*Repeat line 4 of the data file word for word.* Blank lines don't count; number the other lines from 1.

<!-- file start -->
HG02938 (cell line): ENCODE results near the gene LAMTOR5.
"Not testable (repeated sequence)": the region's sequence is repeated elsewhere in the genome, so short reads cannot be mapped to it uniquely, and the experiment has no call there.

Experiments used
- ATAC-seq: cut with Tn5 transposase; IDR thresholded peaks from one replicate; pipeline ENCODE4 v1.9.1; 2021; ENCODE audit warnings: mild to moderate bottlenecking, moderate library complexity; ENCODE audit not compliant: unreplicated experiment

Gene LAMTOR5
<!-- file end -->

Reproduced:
- ATAC-seq: cut with Tn5 transposase; IDR thresholded peaks from one replicate; pipeline ENCODE4 v1.9.1; 2021; ENCODE audit warnings: mild to moderate bottlenecking, moderate library complexity; ENCODE audit not compliant: unreplicated experiment